Landscape architects well aware of coastal Texas’ vulnerabilities and strengths weigh in on Hurricane Harvey’s landfall.
By Zach Mortice
This is Part 3 of our conversation about Hurricane Harvey with the design team at Studio Outside in Dallas, which has won a 2017 ASLA Professional Award for Analysis and Planning for its work on Galveston Island State Park. Part 1 and Part 2 can be found below. Correction appended below on August 28.
Studio Outside’s resiliency plan for Galveston Island State Park earned a 2017 ASLA Professional Award for Analysis and Planning, drawing praise from the jury for its comprehensive and forward-looking anticipation of the havoc a hurricane could release. But Studio Outside’s Andrew Duggan and the design team, led by principal in charge Mike Fraze, knew they were pondering ironclad eventualities, not hypothetical disasters.
Over the weekend, the city of Galveston and Galveston Island State Park to its southwest found themselves in the path of Hurricane Harvey, which made landfall on Friday night, a Category 4 storm that has prompted mass evacuations of the Houston region.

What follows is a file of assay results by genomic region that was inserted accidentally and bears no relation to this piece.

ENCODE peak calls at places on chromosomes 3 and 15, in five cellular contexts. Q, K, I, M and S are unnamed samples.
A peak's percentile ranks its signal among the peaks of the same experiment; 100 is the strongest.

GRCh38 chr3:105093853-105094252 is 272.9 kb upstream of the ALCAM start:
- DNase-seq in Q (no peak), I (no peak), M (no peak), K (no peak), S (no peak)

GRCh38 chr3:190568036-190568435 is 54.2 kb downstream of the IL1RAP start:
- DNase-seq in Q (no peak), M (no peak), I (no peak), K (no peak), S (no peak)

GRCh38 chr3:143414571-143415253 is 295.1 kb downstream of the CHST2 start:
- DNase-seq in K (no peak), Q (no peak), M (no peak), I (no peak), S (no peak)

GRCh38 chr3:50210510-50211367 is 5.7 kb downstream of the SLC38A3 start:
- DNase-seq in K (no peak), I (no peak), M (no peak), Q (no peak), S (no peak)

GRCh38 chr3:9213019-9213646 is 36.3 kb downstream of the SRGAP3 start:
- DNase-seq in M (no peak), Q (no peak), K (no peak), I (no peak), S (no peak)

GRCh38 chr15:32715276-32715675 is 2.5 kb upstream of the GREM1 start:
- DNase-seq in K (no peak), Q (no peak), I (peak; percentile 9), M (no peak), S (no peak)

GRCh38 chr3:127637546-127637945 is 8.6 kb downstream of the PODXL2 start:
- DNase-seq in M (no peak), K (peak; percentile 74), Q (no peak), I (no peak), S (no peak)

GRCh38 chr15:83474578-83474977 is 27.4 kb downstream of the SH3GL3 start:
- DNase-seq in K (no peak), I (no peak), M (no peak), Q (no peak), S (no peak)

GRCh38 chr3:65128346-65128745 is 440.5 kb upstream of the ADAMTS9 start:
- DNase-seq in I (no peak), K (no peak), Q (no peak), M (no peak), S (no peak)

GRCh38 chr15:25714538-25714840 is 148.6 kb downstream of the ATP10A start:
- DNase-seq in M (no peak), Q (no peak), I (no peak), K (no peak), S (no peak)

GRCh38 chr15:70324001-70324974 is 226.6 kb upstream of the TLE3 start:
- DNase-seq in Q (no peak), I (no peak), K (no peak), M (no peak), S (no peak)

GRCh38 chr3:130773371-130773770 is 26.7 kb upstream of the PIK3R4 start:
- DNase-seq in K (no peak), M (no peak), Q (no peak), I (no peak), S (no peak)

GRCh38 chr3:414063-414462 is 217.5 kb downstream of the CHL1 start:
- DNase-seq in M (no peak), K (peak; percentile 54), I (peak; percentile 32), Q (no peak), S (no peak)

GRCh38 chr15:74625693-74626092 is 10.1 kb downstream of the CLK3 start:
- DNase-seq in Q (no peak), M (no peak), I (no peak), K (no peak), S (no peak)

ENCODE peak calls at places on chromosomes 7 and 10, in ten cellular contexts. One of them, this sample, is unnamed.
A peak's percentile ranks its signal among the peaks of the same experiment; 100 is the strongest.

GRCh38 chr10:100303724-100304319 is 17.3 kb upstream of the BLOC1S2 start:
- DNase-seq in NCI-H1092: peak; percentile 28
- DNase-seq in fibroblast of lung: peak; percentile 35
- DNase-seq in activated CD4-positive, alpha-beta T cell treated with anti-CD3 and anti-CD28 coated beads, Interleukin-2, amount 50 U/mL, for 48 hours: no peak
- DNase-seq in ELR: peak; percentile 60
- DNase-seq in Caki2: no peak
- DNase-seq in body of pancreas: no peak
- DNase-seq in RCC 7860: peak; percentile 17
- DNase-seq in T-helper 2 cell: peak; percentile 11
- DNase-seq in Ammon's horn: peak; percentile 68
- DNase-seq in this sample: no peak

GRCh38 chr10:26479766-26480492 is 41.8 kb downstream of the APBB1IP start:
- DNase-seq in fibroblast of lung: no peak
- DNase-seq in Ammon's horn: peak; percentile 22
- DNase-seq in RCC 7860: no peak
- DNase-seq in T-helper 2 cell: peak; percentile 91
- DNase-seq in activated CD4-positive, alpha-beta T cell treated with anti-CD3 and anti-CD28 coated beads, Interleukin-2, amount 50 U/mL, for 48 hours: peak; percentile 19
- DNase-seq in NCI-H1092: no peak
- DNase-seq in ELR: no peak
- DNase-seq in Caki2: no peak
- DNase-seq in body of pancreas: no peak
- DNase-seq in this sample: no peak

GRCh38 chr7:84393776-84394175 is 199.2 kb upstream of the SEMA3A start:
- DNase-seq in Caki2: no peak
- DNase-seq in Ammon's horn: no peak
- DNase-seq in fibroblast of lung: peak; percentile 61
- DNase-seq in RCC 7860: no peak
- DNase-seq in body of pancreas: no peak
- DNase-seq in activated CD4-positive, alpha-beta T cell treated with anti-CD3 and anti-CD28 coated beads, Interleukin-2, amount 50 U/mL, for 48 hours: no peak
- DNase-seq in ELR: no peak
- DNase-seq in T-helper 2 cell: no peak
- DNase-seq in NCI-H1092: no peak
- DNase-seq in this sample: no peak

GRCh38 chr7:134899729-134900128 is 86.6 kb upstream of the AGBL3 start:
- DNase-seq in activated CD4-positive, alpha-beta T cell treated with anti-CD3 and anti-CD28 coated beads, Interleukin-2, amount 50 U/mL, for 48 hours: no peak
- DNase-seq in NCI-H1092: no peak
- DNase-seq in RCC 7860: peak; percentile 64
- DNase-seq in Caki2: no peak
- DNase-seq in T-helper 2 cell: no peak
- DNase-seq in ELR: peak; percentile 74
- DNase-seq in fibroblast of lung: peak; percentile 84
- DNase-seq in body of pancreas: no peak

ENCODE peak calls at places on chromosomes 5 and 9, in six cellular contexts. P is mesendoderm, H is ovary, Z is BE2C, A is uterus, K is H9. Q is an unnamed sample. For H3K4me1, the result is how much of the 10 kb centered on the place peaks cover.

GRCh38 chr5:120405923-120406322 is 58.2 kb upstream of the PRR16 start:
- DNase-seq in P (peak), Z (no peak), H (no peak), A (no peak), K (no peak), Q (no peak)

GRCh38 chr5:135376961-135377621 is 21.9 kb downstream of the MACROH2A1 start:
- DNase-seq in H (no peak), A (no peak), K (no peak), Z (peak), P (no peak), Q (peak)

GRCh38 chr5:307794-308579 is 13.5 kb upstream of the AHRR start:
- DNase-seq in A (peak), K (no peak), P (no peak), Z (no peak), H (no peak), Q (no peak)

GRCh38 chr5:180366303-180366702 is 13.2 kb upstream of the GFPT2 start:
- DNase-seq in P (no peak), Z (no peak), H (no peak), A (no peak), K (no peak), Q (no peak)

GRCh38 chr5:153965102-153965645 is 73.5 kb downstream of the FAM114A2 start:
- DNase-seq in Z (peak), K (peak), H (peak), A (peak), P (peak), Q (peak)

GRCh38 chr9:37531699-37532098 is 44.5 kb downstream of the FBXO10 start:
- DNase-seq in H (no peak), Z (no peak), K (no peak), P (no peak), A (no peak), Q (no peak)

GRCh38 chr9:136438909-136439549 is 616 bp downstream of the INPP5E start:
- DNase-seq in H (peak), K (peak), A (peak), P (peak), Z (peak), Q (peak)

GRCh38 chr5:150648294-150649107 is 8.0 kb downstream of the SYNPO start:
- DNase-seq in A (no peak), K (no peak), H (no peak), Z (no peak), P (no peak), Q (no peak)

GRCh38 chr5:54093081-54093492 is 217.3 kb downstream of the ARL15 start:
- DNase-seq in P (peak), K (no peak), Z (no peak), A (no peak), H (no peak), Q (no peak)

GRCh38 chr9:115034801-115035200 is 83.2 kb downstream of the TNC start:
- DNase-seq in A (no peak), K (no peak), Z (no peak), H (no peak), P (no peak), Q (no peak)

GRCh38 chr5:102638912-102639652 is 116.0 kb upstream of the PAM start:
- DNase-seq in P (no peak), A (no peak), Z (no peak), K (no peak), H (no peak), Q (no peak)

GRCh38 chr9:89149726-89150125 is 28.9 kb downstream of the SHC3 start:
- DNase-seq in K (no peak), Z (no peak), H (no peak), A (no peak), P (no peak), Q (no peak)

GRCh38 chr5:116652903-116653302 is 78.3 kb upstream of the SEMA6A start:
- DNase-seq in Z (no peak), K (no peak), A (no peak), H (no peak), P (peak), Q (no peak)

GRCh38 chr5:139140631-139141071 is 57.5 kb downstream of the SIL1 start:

Studio Outside’s project, “Storm + Sand + Sea + Strand: Barrier Island Resiliency Planning for Galveston Island State Park,” tracks the loss of habitat and land as perpetuated by sea-level rise, encroaching development, and hurricane flooding. It prescribes soft and green natural barriers to storm surges, assisted by flexible infrastructure. As a barrier island bordered by Texas’s West Bay to the northwest and the Gulf of Mexico to the southeast, there are few places to hide from floodwaters or to absorb them, and even less given that this part of the island was partially paved over to accommodate RVs in the 1970s. On Friday and over the weekend, Duggan (based safely in Dallas) and members of the design team (Fraze and Duggan of Studio Outside, and Jennifer Dowdell and Ed Morgereth of Biohabitats) emailed LAM some thoughts on how the storm might play out for Galveston Island State Park.